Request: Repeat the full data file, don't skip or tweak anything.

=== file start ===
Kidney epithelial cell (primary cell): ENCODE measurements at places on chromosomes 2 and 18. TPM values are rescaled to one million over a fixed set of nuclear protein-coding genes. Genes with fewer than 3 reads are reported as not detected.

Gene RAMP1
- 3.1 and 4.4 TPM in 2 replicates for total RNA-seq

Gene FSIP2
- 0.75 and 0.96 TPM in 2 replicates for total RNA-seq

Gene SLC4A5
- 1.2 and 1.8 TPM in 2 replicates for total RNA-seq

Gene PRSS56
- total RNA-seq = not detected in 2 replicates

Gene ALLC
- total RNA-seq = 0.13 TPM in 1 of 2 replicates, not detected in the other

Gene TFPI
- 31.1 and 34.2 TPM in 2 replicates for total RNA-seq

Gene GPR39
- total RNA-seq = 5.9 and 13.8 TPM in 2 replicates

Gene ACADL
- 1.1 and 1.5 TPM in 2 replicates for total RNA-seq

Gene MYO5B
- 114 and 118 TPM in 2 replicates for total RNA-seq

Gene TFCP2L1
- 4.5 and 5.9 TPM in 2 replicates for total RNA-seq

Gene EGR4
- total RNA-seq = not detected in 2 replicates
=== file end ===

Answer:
Kidney epithelial cell (primary cell): ENCODE measurements at places on chromosomes 2 and 18. TPM values are rescaled to one million over a fixed set of nuclear protein-coding genes. Genes with fewer than 3 reads are reported as not detected.

Gene RAMP1
- 3.1 and 4.4 TPM in 2 replicates for total RNA-seq

Gene FSIP2
- 0.75 and 0.96 TPM in 2 replicates for total RNA-seq

Gene SLC4A5
- 1.2 and 1.8 TPM in 2 replicates for total RNA-seq

Gene PRSS56
- total RNA-seq = not detected in 2 replicates

Gene ALLC
- total RNA-seq = 0.13 TPM in 1 of 2 replicates, not detected in the other

Gene TFPI
- 31.1 and 34.2 TPM in 2 replicates for total RNA-seq

Gene GPR39
- total RNA-seq = 5.9 and 13.8 TPM in 2 replicates

Gene ACADL
- 1.1 and 1.5 TPM in 2 replicates for total RNA-seq

Gene MYO5B
- 114 and 118 TPM in 2 replicates for total RNA-seq

Gene TFCP2L1
- 4.5 and 5.9 TPM in 2 replicates for total RNA-seq

Gene EGR4
- total RNA-seq = not detected in 2 replicates